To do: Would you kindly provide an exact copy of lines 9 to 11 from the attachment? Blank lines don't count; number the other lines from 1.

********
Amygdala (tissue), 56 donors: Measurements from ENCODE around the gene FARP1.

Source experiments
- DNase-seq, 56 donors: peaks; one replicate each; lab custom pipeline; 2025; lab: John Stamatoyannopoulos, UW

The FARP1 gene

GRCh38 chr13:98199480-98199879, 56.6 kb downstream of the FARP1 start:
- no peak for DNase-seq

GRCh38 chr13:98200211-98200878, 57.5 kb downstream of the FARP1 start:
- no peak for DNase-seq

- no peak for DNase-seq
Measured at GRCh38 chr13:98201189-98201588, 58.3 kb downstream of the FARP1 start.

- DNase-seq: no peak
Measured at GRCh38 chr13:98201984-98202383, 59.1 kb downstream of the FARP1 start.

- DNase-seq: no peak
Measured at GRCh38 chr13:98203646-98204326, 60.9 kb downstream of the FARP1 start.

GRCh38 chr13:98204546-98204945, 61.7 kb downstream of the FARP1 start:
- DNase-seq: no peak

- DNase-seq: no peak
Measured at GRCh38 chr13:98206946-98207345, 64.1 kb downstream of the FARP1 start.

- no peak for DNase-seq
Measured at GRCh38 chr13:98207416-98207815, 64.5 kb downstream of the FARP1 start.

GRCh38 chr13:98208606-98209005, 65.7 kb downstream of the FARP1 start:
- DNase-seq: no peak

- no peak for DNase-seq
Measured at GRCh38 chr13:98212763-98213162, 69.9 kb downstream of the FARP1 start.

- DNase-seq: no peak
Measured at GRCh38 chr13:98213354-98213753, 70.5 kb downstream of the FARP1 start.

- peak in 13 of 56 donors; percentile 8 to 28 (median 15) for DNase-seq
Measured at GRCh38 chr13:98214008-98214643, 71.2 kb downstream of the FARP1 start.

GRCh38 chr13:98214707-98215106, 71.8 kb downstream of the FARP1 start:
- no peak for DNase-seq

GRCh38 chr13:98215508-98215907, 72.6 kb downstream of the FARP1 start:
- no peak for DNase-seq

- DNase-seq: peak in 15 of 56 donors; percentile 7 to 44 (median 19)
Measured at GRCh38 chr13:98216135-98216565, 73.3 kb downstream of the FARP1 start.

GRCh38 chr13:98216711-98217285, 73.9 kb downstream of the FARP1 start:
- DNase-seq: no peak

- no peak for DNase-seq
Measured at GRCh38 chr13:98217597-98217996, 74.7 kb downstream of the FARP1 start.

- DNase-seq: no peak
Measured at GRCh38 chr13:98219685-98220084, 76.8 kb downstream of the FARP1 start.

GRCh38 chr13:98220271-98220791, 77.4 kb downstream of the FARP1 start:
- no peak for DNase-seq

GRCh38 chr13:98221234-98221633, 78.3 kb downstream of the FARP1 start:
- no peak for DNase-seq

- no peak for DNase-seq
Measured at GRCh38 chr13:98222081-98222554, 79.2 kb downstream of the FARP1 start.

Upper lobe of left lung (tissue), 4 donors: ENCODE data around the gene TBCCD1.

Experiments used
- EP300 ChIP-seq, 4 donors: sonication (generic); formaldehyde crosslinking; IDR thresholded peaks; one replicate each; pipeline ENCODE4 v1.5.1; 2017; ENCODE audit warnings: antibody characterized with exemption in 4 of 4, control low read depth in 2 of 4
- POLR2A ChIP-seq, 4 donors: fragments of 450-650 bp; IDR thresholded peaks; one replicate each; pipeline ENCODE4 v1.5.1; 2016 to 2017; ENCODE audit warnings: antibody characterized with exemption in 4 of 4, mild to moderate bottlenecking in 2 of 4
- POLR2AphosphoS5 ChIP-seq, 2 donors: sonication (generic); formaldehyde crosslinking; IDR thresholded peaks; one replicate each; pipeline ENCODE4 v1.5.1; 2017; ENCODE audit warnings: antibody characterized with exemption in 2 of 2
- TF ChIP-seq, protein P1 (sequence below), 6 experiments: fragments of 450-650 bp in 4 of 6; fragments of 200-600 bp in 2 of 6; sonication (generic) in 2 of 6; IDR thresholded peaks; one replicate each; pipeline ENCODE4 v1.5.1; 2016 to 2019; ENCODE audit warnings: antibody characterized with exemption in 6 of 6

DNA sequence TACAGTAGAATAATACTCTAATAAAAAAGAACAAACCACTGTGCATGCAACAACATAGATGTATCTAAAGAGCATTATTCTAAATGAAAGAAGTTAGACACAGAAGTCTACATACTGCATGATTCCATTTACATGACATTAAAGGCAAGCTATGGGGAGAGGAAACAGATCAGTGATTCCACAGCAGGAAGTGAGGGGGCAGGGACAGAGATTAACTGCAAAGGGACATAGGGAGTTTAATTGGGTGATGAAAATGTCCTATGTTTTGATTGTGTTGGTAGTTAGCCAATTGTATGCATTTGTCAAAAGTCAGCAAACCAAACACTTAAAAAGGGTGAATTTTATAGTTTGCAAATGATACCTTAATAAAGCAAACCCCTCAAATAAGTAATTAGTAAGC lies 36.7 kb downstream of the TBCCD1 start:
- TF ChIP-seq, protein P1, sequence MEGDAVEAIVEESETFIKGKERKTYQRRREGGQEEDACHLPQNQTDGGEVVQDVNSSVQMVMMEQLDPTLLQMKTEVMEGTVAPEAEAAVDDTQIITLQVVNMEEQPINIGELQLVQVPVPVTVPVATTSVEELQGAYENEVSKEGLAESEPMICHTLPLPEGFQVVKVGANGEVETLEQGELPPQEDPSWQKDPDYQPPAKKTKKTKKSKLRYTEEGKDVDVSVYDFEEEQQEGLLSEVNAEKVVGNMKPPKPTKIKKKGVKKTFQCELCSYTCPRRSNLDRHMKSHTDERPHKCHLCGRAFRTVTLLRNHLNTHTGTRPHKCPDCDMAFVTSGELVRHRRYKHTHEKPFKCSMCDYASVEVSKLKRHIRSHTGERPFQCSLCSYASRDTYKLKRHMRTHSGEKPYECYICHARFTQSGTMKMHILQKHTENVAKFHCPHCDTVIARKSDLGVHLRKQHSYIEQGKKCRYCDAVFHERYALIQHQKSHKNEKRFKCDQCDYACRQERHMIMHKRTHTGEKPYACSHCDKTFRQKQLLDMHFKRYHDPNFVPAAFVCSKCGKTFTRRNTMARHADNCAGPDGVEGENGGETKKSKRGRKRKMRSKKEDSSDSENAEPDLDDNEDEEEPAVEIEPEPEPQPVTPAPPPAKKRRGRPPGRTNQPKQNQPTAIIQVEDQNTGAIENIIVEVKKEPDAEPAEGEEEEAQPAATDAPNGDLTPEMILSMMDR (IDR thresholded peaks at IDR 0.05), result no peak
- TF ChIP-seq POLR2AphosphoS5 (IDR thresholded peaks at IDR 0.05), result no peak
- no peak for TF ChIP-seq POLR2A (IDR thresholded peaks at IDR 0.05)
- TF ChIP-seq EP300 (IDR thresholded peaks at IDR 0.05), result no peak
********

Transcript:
- no peak for DNase-seq
Measured at GRCh38 chr13:98201189-98201588, 58.3 kb downstream of the FARP1 start.

- DNase-seq: no peak